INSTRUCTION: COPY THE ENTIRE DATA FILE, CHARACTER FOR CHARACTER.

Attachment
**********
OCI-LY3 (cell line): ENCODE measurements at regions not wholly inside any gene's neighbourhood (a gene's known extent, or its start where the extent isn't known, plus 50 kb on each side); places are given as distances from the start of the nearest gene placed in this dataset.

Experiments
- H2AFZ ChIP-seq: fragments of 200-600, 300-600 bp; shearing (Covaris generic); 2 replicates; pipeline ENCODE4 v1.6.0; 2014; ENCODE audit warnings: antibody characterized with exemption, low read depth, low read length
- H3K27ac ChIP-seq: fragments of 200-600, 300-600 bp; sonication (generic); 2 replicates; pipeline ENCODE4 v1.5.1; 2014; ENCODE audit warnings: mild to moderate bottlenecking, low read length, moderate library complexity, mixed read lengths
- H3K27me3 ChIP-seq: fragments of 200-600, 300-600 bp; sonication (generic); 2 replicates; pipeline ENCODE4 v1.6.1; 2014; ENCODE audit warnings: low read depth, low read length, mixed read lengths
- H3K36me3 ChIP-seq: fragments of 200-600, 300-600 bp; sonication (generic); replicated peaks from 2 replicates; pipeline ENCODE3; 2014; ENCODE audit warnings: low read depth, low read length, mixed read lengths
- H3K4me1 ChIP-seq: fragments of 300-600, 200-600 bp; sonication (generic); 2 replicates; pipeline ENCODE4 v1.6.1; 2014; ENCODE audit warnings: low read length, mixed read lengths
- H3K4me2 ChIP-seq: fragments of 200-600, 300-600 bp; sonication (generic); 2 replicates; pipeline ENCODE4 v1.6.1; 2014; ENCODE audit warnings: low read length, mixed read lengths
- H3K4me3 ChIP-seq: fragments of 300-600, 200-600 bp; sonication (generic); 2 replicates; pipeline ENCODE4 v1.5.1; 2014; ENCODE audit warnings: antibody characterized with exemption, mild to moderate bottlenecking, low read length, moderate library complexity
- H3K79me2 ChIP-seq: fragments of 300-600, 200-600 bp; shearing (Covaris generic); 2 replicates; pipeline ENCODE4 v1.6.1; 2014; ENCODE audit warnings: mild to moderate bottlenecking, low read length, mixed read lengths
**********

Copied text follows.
OCI-LY3 (cell line): ENCODE measurements at regions not wholly inside any gene's neighbourhood (a gene's known extent, or its start where the extent isn't known, plus 50 kb on each side); places are given as distances from the start of the nearest gene placed in this dataset.

Experiments
- H2AFZ ChIP-seq: fragments of 200-600, 300-600 bp; shearing (Covaris generic); 2 replicates; pipeline ENCODE4 v1.6.0; 2014; ENCODE audit warnings: antibody characterized with exemption, low read depth, low read length
- H3K27ac ChIP-seq: fragments of 200-600, 300-600 bp; sonication (generic); 2 replicates; pipeline ENCODE4 v1.5.1; 2014; ENCODE audit warnings: mild to moderate bottlenecking, low read length, moderate library complexity, mixed read lengths
- H3K27me3 ChIP-seq: fragments of 200-600, 300-600 bp; sonication (generic); 2 replicates; pipeline ENCODE4 v1.6.1; 2014; ENCODE audit warnings: low read depth, low read length, mixed read lengths
- H3K36me3 ChIP-seq: fragments of 200-600, 300-600 bp; sonication (generic); replicated peaks from 2 replicates; pipeline ENCODE3; 2014; ENCODE audit warnings: low read depth, low read length, mixed read lengths
- H3K4me1 ChIP-seq: fragments of 300-600, 200-600 bp; sonication (generic); 2 replicates; pipeline ENCODE4 v1.6.1; 2014; ENCODE audit warnings: low read length, mixed read lengths
- H3K4me2 ChIP-seq: fragments of 200-600, 300-600 bp; sonication (generic); 2 replicates; pipeline ENCODE4 v1.6.1; 2014; ENCODE audit warnings: low read length, mixed read lengths
- H3K4me3 ChIP-seq: fragments of 300-600, 200-600 bp; sonication (generic); 2 replicates; pipeline ENCODE4 v1.5.1; 2014; ENCODE audit warnings: antibody characterized with exemption, mild to moderate bottlenecking, low read length, moderate library complexity
- H3K79me2 ChIP-seq: fragments of 300-600, 200-600 bp; shearing (Covaris generic); 2 replicates; pipeline ENCODE4 v1.6.1; 2014; ENCODE audit warnings: mild to moderate bottlenecking, low read length, mixed read lengths